HR managers should bear in mind that complaints about Secret Santa gifts gone wrong can be made against the employer as well as the person who sent the gift, says Ogier employment lawyer Rachel Richardson.
She says that although employers may have got the message about behaviour at Christmas parties – following numerous employment tribunal judgments establishing vicarious liability - Secret Santa gifts still pose a potential risk to businesses.
An inappropriate Secret Santa gift that refers to a person's sex, gender reassignment, pregnancy or maternity in a way that causes offence can lead to a harassment complaint and an award of up to three months' pay, payable by the employer whether they had any direct involvement in the offending gift or not.
Rachel who has more than ten years' experience advising employers in all area of employment law said: "What might seem like a harmless joke from one employee to another can create a problem that affects the organisation as a whole.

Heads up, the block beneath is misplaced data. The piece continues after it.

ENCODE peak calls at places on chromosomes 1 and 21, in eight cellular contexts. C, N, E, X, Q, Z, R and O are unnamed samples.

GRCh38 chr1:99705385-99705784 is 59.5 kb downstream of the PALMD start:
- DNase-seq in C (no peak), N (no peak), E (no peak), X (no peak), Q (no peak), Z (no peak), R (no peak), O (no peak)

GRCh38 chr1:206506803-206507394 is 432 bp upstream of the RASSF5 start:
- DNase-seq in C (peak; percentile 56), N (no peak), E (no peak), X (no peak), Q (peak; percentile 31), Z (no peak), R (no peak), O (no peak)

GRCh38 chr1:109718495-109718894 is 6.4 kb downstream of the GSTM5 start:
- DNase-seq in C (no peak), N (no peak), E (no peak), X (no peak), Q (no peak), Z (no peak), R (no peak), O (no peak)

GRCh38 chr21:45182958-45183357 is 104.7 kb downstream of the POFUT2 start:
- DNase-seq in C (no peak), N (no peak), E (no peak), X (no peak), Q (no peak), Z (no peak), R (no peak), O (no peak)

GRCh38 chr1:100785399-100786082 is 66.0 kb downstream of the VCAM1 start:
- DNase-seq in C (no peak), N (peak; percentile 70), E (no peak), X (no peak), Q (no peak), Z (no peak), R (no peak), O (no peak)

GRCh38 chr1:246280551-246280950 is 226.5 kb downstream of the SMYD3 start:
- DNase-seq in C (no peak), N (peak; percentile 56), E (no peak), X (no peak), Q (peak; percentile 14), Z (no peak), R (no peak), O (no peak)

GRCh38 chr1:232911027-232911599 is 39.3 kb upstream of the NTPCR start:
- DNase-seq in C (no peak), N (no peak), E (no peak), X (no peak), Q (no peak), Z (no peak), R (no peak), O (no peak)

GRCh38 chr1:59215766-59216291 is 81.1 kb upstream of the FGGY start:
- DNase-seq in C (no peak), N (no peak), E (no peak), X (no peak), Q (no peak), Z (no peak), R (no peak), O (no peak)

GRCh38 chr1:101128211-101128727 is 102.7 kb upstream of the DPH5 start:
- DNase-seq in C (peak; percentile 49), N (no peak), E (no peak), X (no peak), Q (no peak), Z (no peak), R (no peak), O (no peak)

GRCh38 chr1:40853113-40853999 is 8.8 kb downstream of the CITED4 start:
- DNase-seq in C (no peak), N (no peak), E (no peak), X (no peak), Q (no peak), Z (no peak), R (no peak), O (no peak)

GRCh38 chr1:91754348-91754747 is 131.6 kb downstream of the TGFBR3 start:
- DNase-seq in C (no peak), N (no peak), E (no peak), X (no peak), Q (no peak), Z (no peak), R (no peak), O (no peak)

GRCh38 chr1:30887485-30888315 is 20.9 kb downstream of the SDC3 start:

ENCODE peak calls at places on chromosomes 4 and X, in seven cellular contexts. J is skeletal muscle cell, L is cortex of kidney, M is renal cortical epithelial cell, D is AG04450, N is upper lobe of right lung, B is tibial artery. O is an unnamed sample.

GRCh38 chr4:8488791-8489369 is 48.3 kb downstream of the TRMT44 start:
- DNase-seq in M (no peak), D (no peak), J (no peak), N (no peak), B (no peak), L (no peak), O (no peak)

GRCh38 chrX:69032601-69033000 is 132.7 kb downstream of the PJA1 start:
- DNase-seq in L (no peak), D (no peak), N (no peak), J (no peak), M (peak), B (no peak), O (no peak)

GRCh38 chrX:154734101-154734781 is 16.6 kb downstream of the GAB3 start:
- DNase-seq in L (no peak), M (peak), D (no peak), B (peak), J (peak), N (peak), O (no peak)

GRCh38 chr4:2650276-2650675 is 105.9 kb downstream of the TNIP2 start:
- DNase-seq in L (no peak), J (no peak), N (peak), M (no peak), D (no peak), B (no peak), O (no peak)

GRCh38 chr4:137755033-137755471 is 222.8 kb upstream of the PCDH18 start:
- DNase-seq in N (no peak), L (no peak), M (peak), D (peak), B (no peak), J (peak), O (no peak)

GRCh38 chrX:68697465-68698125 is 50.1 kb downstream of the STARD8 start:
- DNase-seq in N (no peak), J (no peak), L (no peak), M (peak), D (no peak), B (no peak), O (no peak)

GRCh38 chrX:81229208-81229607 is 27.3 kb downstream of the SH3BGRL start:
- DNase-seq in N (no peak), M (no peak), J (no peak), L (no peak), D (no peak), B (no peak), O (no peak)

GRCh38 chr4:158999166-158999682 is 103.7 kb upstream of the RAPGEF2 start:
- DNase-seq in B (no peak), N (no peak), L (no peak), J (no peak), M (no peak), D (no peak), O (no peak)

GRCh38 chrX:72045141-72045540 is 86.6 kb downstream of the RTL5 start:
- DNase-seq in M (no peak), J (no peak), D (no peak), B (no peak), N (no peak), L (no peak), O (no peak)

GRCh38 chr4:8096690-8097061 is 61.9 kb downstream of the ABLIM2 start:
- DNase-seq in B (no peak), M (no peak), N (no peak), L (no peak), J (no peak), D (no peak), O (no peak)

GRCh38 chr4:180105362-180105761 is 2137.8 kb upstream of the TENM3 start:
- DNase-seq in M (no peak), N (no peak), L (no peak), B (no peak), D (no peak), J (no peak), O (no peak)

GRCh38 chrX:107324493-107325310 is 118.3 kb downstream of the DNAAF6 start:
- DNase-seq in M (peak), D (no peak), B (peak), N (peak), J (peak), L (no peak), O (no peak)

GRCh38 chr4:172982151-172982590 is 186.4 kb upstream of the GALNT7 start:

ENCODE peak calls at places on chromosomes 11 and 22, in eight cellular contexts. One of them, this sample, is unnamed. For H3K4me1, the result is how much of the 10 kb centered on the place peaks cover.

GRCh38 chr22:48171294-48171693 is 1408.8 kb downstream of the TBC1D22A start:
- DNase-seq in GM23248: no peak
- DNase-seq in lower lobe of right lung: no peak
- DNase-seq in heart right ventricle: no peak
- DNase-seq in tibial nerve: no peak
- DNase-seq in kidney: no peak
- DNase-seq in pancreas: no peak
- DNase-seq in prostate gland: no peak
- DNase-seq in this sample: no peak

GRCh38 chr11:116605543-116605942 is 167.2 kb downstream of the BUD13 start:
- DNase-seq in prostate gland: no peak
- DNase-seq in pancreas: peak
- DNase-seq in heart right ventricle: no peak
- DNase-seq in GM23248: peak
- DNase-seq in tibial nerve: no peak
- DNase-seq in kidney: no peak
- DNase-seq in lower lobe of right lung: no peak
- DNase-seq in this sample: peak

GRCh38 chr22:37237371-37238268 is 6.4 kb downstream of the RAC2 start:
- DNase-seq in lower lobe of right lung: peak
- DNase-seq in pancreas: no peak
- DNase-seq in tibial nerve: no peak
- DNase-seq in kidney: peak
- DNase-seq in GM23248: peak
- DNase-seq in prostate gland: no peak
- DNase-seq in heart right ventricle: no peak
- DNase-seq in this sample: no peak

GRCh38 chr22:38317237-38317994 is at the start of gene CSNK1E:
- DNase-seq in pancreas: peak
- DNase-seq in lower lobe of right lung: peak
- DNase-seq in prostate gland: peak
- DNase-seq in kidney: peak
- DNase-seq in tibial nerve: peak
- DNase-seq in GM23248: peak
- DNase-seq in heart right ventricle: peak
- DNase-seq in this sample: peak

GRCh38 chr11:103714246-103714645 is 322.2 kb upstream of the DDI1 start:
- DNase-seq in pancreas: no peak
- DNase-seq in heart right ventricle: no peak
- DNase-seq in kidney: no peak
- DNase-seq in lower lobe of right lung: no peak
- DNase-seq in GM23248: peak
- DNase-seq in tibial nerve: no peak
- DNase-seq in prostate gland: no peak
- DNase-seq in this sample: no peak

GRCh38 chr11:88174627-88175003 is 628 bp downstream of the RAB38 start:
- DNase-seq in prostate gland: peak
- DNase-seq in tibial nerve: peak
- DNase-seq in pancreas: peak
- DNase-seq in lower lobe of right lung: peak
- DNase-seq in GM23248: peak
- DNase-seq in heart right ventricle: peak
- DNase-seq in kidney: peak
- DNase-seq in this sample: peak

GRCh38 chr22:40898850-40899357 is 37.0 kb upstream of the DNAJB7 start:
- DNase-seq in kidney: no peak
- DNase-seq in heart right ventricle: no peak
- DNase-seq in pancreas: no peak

"A gift that offends someone on the grounds of a protected characteristic such as sex, can trigger a harassment complaint against the employer as well as the person who gave the gift.
"Harassment complaints don't just absorb time and money, they can create PR nightmares and lasting damage to an employer's brand and reputation.
"A good rule of thumb is that if you have to ask yourself whether a gift is appropriate, it probably isn't!"
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